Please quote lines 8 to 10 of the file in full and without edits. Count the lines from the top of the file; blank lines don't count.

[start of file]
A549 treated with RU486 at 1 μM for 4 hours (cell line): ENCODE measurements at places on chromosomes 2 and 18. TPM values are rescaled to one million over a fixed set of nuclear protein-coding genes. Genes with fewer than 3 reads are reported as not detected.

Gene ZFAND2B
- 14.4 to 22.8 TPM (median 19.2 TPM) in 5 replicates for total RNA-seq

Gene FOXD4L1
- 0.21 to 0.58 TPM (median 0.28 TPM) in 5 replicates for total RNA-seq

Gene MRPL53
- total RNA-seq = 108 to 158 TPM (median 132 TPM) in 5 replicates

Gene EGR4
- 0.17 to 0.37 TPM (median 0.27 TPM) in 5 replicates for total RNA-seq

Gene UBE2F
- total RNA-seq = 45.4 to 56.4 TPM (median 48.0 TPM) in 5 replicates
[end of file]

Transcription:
Gene EGR4
- 0.17 to 0.37 TPM (median 0.27 TPM) in 5 replicates for total RNA-seq

Gene UBE2F